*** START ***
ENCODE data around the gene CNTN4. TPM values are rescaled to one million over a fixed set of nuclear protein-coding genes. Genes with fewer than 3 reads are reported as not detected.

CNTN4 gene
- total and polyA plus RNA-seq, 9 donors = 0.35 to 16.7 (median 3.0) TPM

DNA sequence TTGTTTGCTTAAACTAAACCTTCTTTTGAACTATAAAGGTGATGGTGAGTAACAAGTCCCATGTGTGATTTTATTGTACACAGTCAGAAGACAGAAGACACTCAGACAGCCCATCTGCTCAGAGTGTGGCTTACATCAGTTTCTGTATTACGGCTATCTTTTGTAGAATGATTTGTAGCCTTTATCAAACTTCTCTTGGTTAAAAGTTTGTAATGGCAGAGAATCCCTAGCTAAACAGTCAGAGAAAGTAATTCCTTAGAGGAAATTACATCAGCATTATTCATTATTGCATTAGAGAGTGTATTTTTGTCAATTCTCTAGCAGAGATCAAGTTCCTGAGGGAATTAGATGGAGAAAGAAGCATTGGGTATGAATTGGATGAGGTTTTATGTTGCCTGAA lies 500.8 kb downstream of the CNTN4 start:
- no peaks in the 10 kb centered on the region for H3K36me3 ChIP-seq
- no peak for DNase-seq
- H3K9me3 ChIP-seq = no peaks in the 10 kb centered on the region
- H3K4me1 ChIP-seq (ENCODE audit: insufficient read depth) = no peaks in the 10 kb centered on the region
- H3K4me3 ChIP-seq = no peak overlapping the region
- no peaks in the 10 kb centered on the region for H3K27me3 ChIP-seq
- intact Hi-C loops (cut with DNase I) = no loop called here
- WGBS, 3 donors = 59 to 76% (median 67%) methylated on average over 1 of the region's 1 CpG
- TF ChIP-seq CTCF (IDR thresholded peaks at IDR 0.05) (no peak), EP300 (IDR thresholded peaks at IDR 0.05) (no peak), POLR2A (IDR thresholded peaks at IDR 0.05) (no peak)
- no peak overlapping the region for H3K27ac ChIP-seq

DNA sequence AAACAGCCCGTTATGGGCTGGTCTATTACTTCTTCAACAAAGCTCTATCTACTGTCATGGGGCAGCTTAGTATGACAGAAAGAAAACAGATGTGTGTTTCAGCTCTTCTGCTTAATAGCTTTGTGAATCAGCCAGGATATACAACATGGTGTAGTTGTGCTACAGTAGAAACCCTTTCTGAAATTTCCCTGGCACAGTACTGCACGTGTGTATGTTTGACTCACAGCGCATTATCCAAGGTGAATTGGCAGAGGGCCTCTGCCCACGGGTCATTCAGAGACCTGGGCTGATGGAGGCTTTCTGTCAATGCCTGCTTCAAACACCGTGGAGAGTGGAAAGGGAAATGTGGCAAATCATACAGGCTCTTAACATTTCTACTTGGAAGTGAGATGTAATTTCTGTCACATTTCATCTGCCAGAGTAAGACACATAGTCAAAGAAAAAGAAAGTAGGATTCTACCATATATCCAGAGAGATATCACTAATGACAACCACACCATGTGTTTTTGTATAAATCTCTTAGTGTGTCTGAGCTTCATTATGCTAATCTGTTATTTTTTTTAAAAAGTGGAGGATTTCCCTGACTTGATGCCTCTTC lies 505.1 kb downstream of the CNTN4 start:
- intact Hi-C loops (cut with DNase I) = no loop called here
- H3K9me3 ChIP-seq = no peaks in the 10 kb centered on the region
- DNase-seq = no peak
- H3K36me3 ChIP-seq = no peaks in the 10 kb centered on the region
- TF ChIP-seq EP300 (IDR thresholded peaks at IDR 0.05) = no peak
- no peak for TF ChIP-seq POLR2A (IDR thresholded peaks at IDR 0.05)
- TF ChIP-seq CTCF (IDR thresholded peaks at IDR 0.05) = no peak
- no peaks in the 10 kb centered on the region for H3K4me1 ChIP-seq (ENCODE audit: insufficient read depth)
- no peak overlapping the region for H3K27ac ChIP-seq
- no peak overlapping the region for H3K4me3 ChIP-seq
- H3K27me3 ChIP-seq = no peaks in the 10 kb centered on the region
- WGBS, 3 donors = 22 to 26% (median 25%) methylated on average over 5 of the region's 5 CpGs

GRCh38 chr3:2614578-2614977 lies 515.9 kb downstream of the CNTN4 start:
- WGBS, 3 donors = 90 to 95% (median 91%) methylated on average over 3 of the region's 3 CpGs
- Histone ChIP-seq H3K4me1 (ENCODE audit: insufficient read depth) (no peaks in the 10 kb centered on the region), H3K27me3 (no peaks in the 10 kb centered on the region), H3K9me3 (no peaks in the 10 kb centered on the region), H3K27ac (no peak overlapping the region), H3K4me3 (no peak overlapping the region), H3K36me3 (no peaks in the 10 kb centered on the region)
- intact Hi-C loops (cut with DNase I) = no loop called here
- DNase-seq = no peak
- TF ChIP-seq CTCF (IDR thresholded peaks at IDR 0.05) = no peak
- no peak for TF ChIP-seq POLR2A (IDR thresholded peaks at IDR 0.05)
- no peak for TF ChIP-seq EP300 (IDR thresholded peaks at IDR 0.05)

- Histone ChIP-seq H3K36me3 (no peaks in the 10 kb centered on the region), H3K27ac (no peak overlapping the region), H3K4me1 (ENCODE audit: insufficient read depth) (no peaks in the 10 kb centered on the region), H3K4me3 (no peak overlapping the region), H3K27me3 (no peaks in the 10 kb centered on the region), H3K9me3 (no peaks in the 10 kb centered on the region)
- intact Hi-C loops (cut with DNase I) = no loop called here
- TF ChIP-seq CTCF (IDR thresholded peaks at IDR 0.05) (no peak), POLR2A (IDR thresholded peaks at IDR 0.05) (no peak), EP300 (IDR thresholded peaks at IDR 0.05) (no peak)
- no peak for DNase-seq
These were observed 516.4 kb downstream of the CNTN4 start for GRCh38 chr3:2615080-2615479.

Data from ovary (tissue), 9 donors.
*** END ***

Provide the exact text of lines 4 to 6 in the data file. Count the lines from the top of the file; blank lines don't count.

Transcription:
DNA sequence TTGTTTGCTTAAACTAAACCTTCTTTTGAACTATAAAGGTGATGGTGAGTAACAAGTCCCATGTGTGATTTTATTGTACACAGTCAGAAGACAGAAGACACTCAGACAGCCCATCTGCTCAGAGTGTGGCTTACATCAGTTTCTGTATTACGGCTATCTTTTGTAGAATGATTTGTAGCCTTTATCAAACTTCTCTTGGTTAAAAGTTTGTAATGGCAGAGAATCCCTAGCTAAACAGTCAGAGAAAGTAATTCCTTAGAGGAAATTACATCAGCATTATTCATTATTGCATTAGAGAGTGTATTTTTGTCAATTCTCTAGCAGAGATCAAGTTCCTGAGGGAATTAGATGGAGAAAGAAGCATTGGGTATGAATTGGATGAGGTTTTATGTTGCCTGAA lies 500.8 kb downstream of the CNTN4 start:
- no peaks in the 10 kb centered on the region for H3K36me3 ChIP-seq
- no peak for DNase-seq